Fasting Helps Cancer Patients Survive Chemotherapy — And It Could Help Us All Live Longer

You’ve probably never heard of Valter Longo, but if you’ve heard about the purported health benefits of intermittent fasting, you’ve likely been exposed to his work. A University of Southern California gerontologist, Longo has published a series of studies on how two- to four-day fasts effect healthy cells and cancer cells in mice and humans.

In a previous study, Longo found that patients who fast before chemotherapy have a more bearable experience of its grueling side effects. His recently published work offers an account of why that might be that hints at wider benefits of periodic fasting.

The study indicates that during a fast, the immune system jettisons its cells that aren’t fully functioning. Those who fasted longer had almost 30 percent lower white blood cell counts; they later had higher preservation rates of hematopoietic stem cells, or stem cells that go on to become blood or immune cells. In mice, the fasts also jump-started the manufacture of new hematopoietic stem cells.

“When you starve, the system tries to save energy, and one of the things it can do to save energy is to recycle a lot of the immune cells that are not needed, especially those that may be damaged,” Longo said in a press release. “What we started noticing in both our human work and animal work is that the white blood cell count goes down with prolonged fasting. Then when you re-feed, the blood cells come back. So we started thinking, well, where does it come from?”

During a fast, the basic body chemistry switches from burning carbohydrates to burning stored fat and ketone bodies produced by the liver. Different types of cells survive this change at different rates.

Longo has found that fasting lowered levels of IGF-1, a growth-factor hormone linked to aging, tumor progression and cancer risk. It also reduced the enzyme PKA, which has been linked in other research to the regulation of adult stem cell caches. The shutdown of PKA sends the signal for stem cells to proliferate, according to Longo.

“The body got rid of the parts of the system that might be damaged or old, the inefficient parts, during the fasting. Now, if you start with a system heavily damaged by chemotherapy or aging, fasting cycles can generate, literally, a new immune system,” he said.

Just don’t forget to add “in mice” to the end of Longo’s claim. The immune system reboot wasn’t documented in the human patients in the Phase I trial focused on establishing basic safety. In mice, the researchers were able to monitor irradiated stem cells in unfed and fed mice; that was not part of the human protocol.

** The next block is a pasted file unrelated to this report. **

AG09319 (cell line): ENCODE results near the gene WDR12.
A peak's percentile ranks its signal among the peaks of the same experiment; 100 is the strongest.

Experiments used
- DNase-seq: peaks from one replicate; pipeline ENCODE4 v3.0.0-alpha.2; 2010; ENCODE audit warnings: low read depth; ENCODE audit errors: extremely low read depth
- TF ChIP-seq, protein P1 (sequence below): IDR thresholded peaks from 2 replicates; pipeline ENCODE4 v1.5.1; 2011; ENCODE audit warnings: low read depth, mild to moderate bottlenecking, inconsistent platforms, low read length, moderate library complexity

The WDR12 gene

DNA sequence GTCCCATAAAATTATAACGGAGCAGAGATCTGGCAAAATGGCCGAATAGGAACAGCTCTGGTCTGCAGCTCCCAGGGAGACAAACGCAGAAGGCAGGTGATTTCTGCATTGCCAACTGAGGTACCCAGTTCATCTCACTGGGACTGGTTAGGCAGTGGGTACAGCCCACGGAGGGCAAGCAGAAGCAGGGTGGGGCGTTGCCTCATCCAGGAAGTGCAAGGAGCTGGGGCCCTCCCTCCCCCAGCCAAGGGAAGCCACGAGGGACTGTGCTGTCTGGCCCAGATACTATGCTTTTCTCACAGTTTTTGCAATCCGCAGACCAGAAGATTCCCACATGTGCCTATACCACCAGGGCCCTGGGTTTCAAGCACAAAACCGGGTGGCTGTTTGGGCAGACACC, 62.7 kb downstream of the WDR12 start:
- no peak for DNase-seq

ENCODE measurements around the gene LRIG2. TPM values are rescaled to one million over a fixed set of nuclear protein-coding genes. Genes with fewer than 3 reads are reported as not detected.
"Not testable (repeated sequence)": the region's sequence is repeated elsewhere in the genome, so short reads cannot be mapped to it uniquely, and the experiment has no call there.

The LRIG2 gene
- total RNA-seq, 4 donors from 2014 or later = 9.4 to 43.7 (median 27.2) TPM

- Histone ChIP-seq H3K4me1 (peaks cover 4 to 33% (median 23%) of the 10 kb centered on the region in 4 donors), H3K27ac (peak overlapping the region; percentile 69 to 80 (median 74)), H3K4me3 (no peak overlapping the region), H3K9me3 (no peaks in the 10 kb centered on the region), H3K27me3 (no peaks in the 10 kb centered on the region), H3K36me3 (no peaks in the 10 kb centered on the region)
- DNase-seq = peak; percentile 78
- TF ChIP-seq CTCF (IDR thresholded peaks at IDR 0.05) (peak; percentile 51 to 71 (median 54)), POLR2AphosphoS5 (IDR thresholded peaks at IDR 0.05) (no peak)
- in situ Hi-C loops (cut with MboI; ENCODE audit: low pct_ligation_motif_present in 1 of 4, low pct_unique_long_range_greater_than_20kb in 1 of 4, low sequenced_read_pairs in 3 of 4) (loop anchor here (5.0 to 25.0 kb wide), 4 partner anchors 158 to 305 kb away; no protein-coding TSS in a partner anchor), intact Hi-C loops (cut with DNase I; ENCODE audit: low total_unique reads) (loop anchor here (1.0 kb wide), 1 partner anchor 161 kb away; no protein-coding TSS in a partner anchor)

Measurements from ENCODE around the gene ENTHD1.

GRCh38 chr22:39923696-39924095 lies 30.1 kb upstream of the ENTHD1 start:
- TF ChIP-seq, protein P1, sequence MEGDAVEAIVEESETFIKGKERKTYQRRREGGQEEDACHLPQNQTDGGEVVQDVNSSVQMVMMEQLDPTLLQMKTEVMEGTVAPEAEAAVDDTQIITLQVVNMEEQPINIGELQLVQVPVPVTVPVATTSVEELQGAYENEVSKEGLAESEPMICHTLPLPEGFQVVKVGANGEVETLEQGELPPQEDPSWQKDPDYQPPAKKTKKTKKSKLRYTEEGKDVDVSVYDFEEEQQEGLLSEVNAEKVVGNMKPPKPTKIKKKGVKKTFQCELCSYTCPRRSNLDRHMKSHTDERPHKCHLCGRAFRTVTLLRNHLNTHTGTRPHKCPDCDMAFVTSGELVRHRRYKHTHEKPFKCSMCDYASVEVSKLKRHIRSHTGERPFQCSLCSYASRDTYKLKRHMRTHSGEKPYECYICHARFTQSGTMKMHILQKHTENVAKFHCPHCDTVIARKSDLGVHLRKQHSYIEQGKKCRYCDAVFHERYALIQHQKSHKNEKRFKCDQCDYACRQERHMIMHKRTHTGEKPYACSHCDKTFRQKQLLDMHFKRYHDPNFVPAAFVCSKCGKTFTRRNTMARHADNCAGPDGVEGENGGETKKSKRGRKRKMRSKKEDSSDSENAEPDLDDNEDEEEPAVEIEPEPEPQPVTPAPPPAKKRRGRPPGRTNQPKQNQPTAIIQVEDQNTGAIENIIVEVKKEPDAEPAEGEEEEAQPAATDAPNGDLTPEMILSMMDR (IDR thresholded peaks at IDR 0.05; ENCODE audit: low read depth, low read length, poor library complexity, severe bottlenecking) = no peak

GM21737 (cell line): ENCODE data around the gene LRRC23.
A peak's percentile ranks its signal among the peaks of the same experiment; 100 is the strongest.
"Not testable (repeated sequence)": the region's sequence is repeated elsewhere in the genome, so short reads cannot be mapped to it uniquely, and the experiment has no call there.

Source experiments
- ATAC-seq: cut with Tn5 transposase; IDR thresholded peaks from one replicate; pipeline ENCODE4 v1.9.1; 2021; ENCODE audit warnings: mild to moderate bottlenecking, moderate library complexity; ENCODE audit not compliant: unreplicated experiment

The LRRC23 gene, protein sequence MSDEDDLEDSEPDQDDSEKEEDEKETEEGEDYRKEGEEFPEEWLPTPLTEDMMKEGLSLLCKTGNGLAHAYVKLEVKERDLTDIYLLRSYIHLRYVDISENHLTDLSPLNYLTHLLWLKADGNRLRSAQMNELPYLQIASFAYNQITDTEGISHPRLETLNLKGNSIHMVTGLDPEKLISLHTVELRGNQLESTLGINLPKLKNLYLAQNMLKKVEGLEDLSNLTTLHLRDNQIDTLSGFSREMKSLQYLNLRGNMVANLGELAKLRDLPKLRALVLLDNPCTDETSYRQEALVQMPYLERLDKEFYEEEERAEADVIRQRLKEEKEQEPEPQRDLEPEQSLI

But researchers did find that people who fasted for 72 hours before their treatments experienced lower toxicity and a lighter effect on bone marrow from chemotherapy.

“While chemotherapy saves lives, it causes significant collateral damage to the immune system. The results of this study suggest that fasting may mitigate some of the harmful effects of chemotherapy,” said Longo’s co-author Tanya Dorff, assistant professor of clinical medicine at USC.

In previous mouse studies, Longo found that healthy cells fare better than cancer cells in fasting conditions. He hypothesizes that in evolving to divide so rapidly, cancer cells gave up other evolutionary adaptations, such as surviving in the absence of nutrition. In other words, fasting might make chemotherapy more effective and more manageable.

If fasting kickstarts the immune system and stifles cancer, perhaps the whole fountain of youth is an empty bowl? Many health risks that grow with age result from the immune system’s diminishing ability to fight. And renewed spurts of stem-cell repairs could improve other damaged systems as well.

“We are investigating the possibility that these effects are applicable to many different systems and organs, not just the immune system,” said Longo, whose lab is in the process of conducting further research on controlled dietary interventions and stem cell regeneration in both animal and clinical studies.

The bad news is that neither restricted-calorie diets nor 24-hour fasts had the same results that 72-hour hunger games did. But Longo will be looking for ways to stimulate these renewal pathways by tinkering with nutrition without actually fasting or potentially by taking drugs that simulate the body chemistry fasting produces. Maybe, just maybe, it will be possible to have one’s cake and not eat it, too.

Cameron Scott
Cameron Scott
Cameron received degrees in Comparative Literature from Princeton and Cornell universities. He has worked at Mother Jones, SFGate and IDG News Service and been published in California Lawyer and SF Weekly. He lives, predictably, in SF.
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